¼ teaspoon dried marjoram
¼ teaspoon garlic powder
¼ teaspoon freshly ground black pepper
⅛ teaspoon cayenne pepper
2 tablespoons unsalted butter
3 tablespoons all-purpose flour

Cut the beef chuck into 1 to 1½-inch cubes.  Make sure to remove as much excess fat as possible to keep the final product from being greasy.

In the crock of the slow cooker, mix together the cream of mushroom soup and consommé, then add the onion soup mix, Worcestershire sauce, and all seasonings.  Add the beef cubes and mix well to coat.  Cook the beef on LOW for 6 to 7 hours.

Drain beef and set aside, covered.  Skim the fat from the cooking liquid and set aside to use for the gravy.

Melt the butter in a saucepan over medium-high heat.  Sprinkle with the flour and whisk until slightly browned, 3 to 5 minutes.  Whisk in 2 cups of the beef cooking liquid and simmer until thickened, adding any additional liquid to thin the gravy as needed.  Add the beef cubes back to the gravy, including any juices in the bottom of the dish.

Serve the beef over mashed potatoes, rice, or buttered noodles with the gravy.

Makes 6 servings

Tuesday, December 01, 2015

Divine Breakfast Roll

I recently became the proud owner of a set of recipe cards and recipe booklet that belonged to my grandmother.  Some of the recipes are pretty old, and some are pretty fantastically weird.  Just flipping through them is like getting sucked into a time warp.  But it can be a delicious time warp, and it makes me feel closer to the woman who is now unreachable due to Alzheimer's disease.  I never thought she was big on cooking, but my mom tells me that simply isn't true.  That my grandmother actually threw large dinner parties when I was too young to remember.  I decided I really needed to try something ASAP, and so I chose this breakfast bread as a start.  I wasn't expecting it to melt and spread the way it did (and ruin my lovely spiral!), but it actually tastes pretty awesome.  The dough is buttery and crumbly, the filling is tart and sweet, and the sugar on top crunches in just the right way.  It may not necessarily be a photographic stunner, but it's good in the belly.

Note:  I used pecans and dried blueberries in my roll, and it really was divine.

Divine Breakfast Roll

2 cups sifted all-purpose flour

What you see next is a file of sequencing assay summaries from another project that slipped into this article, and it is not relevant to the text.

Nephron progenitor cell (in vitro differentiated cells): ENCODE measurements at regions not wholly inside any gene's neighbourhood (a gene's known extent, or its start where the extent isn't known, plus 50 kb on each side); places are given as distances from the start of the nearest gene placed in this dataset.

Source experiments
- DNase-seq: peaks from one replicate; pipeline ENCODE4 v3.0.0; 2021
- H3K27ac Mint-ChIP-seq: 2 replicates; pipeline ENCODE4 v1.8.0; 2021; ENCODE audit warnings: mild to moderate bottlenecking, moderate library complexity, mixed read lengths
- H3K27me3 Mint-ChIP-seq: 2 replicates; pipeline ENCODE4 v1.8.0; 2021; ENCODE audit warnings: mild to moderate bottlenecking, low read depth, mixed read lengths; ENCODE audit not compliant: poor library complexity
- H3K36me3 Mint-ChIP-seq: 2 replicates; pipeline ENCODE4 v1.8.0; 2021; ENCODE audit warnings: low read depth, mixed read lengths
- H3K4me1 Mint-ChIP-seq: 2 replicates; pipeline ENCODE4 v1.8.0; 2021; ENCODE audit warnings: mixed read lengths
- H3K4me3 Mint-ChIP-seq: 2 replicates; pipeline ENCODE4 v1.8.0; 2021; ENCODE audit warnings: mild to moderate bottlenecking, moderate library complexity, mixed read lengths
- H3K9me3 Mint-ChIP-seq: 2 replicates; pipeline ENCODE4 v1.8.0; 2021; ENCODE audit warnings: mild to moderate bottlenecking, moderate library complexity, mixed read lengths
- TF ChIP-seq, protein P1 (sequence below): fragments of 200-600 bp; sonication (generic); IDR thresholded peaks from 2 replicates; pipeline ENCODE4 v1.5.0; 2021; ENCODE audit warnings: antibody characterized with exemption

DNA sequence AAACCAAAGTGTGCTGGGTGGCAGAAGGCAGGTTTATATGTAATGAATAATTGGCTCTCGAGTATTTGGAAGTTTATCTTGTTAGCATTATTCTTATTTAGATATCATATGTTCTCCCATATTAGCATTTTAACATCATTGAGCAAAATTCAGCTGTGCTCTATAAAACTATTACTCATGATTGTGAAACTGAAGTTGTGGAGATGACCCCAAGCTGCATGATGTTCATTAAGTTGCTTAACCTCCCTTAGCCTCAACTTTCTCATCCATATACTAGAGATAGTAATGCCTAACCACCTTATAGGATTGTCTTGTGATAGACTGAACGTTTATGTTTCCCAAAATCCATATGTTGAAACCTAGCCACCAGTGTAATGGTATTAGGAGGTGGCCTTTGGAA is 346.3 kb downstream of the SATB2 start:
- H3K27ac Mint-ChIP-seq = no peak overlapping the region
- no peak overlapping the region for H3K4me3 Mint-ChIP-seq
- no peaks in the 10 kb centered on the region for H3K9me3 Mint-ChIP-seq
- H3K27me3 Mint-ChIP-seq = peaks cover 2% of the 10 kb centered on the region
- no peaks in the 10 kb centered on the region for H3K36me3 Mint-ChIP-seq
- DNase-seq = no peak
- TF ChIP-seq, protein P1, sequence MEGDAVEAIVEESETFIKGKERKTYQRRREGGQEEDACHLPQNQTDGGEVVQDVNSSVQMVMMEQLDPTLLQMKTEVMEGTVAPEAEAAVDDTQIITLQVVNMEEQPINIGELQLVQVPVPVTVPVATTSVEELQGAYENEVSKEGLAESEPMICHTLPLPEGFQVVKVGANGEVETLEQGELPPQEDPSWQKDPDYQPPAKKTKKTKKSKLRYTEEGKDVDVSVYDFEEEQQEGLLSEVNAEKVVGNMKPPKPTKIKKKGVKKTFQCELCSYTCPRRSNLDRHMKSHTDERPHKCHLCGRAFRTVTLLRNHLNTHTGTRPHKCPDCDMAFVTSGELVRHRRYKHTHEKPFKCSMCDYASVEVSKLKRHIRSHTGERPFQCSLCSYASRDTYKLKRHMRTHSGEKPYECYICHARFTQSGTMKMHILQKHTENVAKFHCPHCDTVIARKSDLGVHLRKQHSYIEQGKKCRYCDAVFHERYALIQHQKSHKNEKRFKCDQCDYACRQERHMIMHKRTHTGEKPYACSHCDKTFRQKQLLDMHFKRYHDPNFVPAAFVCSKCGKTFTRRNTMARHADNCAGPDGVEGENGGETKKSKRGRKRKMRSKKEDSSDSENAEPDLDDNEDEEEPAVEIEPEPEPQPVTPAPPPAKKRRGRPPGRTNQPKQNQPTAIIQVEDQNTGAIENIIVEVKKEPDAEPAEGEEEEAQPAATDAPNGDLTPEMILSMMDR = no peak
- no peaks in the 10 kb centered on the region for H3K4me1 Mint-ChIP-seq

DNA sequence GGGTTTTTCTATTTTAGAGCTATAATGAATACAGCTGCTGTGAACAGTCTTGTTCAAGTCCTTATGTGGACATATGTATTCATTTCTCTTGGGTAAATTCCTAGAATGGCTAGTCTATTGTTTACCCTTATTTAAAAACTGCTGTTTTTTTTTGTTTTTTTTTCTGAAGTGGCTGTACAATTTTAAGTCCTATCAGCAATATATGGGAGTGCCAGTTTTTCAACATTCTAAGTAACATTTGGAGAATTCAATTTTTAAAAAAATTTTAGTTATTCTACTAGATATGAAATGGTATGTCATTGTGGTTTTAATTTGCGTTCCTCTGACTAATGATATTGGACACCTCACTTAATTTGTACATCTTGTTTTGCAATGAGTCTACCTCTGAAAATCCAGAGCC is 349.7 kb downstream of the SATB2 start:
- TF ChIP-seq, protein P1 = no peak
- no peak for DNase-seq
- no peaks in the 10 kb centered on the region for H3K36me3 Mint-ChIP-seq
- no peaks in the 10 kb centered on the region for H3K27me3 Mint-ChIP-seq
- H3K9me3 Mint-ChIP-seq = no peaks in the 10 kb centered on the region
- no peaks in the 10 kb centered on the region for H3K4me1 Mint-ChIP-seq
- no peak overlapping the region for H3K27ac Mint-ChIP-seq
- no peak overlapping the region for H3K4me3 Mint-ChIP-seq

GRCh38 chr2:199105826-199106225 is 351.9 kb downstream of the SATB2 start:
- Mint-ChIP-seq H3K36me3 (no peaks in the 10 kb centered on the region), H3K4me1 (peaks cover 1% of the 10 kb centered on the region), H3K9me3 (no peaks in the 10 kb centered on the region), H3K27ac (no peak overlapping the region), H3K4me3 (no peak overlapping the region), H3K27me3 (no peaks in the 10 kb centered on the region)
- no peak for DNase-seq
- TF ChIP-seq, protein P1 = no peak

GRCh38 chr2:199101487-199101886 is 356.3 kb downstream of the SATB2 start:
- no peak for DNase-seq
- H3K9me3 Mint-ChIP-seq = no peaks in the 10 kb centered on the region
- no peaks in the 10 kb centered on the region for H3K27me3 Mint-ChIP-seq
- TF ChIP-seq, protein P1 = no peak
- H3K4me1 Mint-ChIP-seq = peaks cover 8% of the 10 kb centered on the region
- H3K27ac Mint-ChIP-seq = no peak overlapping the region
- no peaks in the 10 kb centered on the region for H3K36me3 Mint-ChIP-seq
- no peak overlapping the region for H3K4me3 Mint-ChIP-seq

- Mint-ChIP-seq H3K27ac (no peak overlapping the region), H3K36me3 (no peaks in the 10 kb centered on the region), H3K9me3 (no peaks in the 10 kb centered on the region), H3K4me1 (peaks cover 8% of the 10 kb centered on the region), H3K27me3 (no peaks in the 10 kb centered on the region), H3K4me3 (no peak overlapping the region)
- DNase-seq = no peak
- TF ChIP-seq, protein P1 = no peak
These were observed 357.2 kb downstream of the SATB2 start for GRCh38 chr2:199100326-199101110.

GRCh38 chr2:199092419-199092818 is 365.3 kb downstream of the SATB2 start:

2 teaspoons baking powder
½ teaspoon sea salt
1 cup (2 sticks) cold unsalted butter
⅓ cup granulated sugar
1 large egg
Finely grated rind of 1 lemon
1 tablespoon milk or half-and-half

½ cup chopped nuts (such as walnuts, pecans, or almonds)
1 cup raisins, currants, dried blueberries, or dried cranberries
¼ cup granulated sugar
2 large egg whites
 teaspoon pure vanilla extract or almond extract
1 teaspoon ground cinnamon

Milk or half-and-half
Demerara sugar

Preheat oven to 375°F.

Sift flour with baking powder and salt.  Cut butter into flour until the mixture resembles cornmeal, then mix in sugar, lemon rind, and egg.  Add milk or half-and-half if mixture seems dry.

Toss dough on a lightly floured board and knead gently.  Roll into a rectangle about ¼-inch thick.

Mix together all filling ingredients except cinnamon and spread on the dough rectangle.  Sprinkle the filling with the cinnamon.  Roll up the dough lengthwise so that you get a long roll.  Place on a greased or Silpat-lined cookie sheet.  Brush the top with milk and sprinkle with demerara sugar.  Bake for 30 to 35 minutes.  Cool and cut.

Saturday, November 28, 2015

Fully Loaded Mashed Potato Pancakes

So, you've gotten through Thanksgiving, and you're slowly working your way through a mountain of leftovers.  And they're awesome leftovers!  Until about the second or third day of turkey and stuffing.  Then you start wishing you could eat something else.  But you don't want to waste food, right?  So re-purpose those leftover mashed potatoes into something delicious.  Like a fried loaded potato pancake.  I promise you don't even have to eat them with turkey if you don't want to.

Fully Loaded Mashed Potato Pancakes

3 cups leftover mashed potatoes
2 large eggs
½ cup all-purpose flour, plus more for dredging
¼ teaspoon garlic powder
½ cup shredded Cheddar cheese
4 strips bacon, cooked and crumbled
2 green onions, white and green parts, thinly sliced
Salt and pepper
3 tablespoons unsalted butter, for frying
Sour cream, for serving

Combine first seven ingredients and mix well, adding salt and pepper to taste.  Form into 12 pancakes, about 3 inches across.  Dredge in flour and gently shake off excess.